Infectious crystalline keratopathy in dogs and cats

Fonte: Eric C. Ledbetter, Patrick L. McDonough and Kay Kim

Infectious crystalline keratopathy.
   Infectious crystalline keratopathy.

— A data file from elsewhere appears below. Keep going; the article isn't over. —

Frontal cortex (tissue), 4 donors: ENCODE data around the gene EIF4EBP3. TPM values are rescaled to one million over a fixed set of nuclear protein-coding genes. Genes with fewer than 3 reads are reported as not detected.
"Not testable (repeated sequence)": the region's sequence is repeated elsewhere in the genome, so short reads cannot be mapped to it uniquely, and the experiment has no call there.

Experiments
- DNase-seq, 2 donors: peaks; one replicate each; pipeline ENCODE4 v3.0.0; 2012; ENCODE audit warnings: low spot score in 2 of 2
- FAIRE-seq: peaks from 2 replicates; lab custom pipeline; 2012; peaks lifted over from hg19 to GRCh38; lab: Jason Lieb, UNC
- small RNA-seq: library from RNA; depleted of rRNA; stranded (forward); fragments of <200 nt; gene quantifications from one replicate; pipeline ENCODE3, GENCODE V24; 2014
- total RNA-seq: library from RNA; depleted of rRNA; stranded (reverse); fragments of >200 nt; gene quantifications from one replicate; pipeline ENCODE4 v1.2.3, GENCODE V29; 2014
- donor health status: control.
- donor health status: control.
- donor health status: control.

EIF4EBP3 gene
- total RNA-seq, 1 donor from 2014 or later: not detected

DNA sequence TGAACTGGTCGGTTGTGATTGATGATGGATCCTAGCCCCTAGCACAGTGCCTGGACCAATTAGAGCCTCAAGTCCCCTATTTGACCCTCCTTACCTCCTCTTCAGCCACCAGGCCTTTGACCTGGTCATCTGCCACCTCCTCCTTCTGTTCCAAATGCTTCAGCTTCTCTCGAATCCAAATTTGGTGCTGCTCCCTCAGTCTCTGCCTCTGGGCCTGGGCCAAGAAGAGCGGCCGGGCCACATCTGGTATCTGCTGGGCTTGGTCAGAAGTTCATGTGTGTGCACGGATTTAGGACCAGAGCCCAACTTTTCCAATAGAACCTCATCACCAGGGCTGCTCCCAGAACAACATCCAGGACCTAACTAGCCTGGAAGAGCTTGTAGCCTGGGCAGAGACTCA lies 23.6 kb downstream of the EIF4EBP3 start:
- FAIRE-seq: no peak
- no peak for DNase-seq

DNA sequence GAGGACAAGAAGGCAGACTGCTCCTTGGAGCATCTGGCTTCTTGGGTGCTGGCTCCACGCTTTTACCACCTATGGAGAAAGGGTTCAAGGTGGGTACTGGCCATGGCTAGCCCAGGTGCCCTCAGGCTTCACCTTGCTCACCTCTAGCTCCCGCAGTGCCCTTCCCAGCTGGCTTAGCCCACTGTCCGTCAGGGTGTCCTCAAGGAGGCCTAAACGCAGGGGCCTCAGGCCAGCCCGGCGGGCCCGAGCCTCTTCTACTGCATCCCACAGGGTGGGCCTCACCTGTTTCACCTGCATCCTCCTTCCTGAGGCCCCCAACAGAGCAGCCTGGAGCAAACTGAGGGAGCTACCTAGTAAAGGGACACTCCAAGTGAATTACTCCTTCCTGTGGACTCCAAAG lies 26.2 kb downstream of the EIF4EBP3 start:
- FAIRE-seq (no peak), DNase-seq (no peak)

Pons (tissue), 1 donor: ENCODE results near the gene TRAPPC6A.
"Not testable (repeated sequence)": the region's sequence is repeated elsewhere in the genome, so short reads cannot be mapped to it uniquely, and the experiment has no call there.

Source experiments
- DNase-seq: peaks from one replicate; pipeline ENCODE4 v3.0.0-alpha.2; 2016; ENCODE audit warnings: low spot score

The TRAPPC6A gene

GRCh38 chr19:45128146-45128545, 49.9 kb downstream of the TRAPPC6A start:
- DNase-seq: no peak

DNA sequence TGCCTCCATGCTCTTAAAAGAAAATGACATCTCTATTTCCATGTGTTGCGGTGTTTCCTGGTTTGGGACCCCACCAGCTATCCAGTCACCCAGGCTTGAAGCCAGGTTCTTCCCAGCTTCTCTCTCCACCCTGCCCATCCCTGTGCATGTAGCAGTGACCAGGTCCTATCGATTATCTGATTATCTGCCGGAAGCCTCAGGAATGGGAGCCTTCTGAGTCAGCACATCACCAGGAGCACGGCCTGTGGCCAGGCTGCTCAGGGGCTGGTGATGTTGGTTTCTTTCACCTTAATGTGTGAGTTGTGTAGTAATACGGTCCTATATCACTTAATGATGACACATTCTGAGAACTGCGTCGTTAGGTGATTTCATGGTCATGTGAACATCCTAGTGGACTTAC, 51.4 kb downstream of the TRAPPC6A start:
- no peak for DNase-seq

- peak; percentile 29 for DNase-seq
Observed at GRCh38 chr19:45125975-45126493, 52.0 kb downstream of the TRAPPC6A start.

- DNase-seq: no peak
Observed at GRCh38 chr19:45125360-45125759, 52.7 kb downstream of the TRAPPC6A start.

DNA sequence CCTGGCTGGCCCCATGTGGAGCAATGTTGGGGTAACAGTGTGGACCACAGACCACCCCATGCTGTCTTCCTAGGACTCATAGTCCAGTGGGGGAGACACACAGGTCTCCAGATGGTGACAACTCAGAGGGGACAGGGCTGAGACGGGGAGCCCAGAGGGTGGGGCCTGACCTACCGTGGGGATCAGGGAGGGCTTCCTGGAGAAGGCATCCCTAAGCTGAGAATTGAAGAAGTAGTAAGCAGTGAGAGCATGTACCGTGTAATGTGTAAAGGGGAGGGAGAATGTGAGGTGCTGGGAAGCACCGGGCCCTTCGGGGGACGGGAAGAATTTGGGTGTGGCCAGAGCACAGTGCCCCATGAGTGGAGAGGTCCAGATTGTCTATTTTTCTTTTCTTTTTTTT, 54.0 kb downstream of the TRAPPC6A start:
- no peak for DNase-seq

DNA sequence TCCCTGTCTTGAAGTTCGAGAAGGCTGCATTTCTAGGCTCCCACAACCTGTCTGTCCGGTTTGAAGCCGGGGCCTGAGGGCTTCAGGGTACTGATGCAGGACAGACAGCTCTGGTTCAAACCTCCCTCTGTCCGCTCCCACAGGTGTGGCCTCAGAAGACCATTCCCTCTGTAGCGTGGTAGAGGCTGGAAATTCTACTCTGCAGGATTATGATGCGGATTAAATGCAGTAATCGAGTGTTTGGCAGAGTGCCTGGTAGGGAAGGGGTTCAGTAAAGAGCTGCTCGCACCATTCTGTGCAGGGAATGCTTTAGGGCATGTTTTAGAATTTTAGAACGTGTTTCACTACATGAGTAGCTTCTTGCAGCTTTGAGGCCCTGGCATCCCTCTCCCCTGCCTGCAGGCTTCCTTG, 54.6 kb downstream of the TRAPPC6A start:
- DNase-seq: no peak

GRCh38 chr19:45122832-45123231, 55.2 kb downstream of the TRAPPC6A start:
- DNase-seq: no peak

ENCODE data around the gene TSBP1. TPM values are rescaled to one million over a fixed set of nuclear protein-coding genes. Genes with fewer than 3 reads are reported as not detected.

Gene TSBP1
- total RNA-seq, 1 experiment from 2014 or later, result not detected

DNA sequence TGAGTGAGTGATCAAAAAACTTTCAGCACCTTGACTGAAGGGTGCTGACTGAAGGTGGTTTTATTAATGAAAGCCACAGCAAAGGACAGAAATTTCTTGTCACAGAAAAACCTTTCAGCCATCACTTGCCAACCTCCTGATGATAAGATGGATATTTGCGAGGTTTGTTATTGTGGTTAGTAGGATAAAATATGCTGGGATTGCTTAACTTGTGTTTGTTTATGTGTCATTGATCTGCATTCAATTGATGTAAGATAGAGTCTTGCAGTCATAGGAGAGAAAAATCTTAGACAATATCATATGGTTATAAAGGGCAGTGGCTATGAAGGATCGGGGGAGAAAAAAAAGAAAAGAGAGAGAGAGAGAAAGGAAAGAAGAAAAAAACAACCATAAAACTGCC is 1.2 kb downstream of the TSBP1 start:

Objective: To describe clinical, in vivo confocal microscopic, histopathologic, and microbiologic features of canine and feline case s of infectious crystalline keratopathy(ICK).Animals studied Six dogs and two cats with naturally acquired ICK.Procedures Medical records of dogs and cats with a clinical diagnosis of ICK were reviewed. Signalment, medical history, clinical findings, and diagnostic evaluations were retrieved, including corneal cytology, histopathology, in vivo confocal microscopy, and microbiology results.Results All animals presented with fine, needle-like, and branching white crystalline anterior stromal opacities emanating from corneal facets or corneal epithelial defects.Mild conjunctival hyperemia and anterior uveitis were frequently present. Concurrent ocular and systemic diseases were common, including keratoconjunctivitis sicca, corneal sequestrum, diabetes mellitus, hyperadrenocorticism, and malignant neoplasia.Bacteria, with minimal or absent leukocytes, were identified by cytology and histopathology. Histopathologically, the crystalline corneal opacities corresponded with dense accumulations of bacteria present in the interlamellar stromal spaces and forming cord-like projections within the stroma. In vivo confocal microscopy demonstrated deposits of reflective crystalline or amorphous structures within the stroma with a paucity of associated inflammatory changes. The most frequently cultured bacteria were alpha-hemolytic Streptococcus and Staphylococcus species. Resolution of clinical lesions was achieved in most cases with long-term medical or surgical therapy; how-ever, the initiation of medical treatment was associated with an acute, dramatic onset of severe keratitis and anterior uveitis in some animals.Conclusions Infectious crystalline keratopathy in dogs and cats shares many features with this condition in human patients. Prolonged medical therapy, or surgical intervention, is required for resolution

 

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